Turning back time
Samode, a 450 years old town in Rajasthan, still manages to keep its rich culture and traditions intact. Samode Palace and Samode Bagh have now been turned into Heritage properties.travel Updated: Jul 14, 2011 14:56 IST
It is one thing to know your history and it's entirely something else to experience it. And I think it was this feeling that made my excursion to Samode a lifetime experience. When I was asked to go to Samode, I thought I pretty much knew what I was going to expect. After all Rajasthan is known for its homely hospitality, history, its culture and of course the most charming locals you can ever meet. But what I did not expect was the larger than life experience that I thoroughly enjoyed. It's where you can find the harmonious amalgamation of the simple and the luxurious. I found it, Intriguing.
This 450 years old town still manages to keep its rich culture and traditions intact. I know, I know long gone are the days of the Maharaja's but what is unique about this town is that it still keeps its legacy alive. It gives you the opportunity to go back 450 years and experience the life, which was.
Samode's history and grandeur has been restored and protected meticulously, in the Samode Palace and Samode Bagh which have now been turned into Heritage properties by Rawal Raghevendra and Rawal Yadavendra Singh ji of Samode, the descended of the erstwhile ruling family.
The Walled Fortress
You travel into an entirely era the moment you enter the walled village, you get a sense of the uniqueness of this town. A world where there is a royalty in the air. Nestles in the middle of the Aravalies, the Samode palace is sight to die for. The hotel staff, greeted us with the traditional tikka at the Grand entrance, followed by the tour of the hotel premises by Gopi Singh, an employee of the hotel for the last 16 years and probably the most photographed man. One look at him and he was the epitome of Rajasthani culture, attired in a crisp white Dhoti Kurta and leather jutties, and his big moustache. He even took the time to show us his pictures in the various travel magazines. We began our tour from the famous Durbar hall also known as the Diwan-e-khas and the Sheesh Mahal. Gopi Singh took time to explain and show us the ornate and intrinsic work done on all the walls. If you look carefully you will see the beautiful stone work on the walls with gems such as Ruby and the Emerald. You can also see the mughal Ariash work adorned by the walls. The Sheesh Mahal and the Durbar hall are the finest examples of the Rajput-Mughal Palace architecture.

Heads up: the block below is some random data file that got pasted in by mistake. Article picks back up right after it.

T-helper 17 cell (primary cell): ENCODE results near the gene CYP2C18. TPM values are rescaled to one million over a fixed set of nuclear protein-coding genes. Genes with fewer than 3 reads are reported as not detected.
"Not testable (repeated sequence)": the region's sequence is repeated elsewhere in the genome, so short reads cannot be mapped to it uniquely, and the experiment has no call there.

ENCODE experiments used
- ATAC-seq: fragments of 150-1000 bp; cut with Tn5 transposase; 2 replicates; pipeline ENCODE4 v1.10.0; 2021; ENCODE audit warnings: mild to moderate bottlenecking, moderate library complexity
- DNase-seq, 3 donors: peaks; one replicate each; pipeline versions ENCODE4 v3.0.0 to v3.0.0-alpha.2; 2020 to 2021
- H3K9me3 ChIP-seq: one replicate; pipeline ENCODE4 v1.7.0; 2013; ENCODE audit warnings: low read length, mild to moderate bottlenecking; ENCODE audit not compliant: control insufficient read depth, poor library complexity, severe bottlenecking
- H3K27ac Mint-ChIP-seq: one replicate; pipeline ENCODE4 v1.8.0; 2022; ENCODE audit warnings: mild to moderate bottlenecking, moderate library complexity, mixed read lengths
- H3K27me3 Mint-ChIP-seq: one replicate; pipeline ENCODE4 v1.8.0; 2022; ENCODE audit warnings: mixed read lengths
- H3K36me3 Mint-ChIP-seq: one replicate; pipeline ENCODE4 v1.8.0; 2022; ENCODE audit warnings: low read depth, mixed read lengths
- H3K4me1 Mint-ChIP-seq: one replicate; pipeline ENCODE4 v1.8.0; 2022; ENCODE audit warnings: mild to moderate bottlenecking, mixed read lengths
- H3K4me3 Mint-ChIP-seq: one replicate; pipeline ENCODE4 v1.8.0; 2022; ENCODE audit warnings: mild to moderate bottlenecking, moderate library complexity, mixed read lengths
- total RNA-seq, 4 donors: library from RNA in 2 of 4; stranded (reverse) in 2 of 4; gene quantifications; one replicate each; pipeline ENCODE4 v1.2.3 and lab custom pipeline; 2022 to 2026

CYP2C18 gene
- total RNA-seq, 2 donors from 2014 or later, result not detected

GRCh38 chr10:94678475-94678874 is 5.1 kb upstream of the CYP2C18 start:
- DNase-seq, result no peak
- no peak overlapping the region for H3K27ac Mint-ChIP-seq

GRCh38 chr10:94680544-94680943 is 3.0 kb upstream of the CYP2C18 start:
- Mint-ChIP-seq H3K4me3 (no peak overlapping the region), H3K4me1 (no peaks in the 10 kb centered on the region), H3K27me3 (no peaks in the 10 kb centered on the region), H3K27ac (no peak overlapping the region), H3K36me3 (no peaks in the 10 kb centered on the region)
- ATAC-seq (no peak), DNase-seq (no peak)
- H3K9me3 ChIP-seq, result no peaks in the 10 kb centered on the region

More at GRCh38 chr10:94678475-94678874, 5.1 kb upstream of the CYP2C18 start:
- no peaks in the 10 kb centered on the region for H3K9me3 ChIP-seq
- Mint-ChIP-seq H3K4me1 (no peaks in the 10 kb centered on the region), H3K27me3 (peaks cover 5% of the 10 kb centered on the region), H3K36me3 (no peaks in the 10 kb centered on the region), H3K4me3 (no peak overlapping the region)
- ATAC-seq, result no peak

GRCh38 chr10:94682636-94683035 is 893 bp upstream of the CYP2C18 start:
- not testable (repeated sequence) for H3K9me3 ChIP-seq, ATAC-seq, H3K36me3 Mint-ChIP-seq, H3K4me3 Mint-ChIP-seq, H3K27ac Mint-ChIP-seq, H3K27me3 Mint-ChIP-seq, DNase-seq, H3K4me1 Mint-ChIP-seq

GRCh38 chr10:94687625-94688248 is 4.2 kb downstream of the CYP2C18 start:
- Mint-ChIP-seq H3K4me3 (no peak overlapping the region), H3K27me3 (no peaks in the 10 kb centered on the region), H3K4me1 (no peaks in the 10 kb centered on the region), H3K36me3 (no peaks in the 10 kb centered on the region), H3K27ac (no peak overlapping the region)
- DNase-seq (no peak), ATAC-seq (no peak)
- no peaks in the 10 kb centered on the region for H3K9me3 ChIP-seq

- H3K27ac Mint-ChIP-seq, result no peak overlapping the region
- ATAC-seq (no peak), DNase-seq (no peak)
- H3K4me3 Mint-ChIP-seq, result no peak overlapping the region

Being in those closed halls, I couldn't help my imagination from running wild, thinking how it would have been 450 years ago, when the preceding of the Diwan-e-Khas would be on and the women would be looking down from their windows. In some odd way it was an eerie feeling, when I stood at the window staring down at the Durbar hall.
Enjoying the Opulence
By now I was too excited to get a tour of the hotel rooms. I had heard about one of the royal suites, which had a private fountain for itself. From, here we were escorted by Lalit, one of the staff members again who painstakingly had, giving in to all our wishes, willingly. He showed us around all the luxurious royal suites and gave us a list of all the famous Hollywood and Bollywood personalities that have stayed at the hotel. Lalit has saved the best for the last. He now took us to the most expensive room of the Palace- the Imperial Suite. The moment we got into the room, the first thing that caught my eye, and probably everyone else's too- the big white bath tub and Jacuzzi right in the middle of the room. I mean I thought that was bizarre. Lalit obviously saw the expression on our faces and answered... "Well it's just a modern concept to go with the rest of the ultra modern amenities of the room".
The hotel staff has tried to retain the 450 years old history of the palace by maintaining the rooms and the premises of the Palace as close to what it was during the times of the rajas, to keep the royal experience as authentic as possible.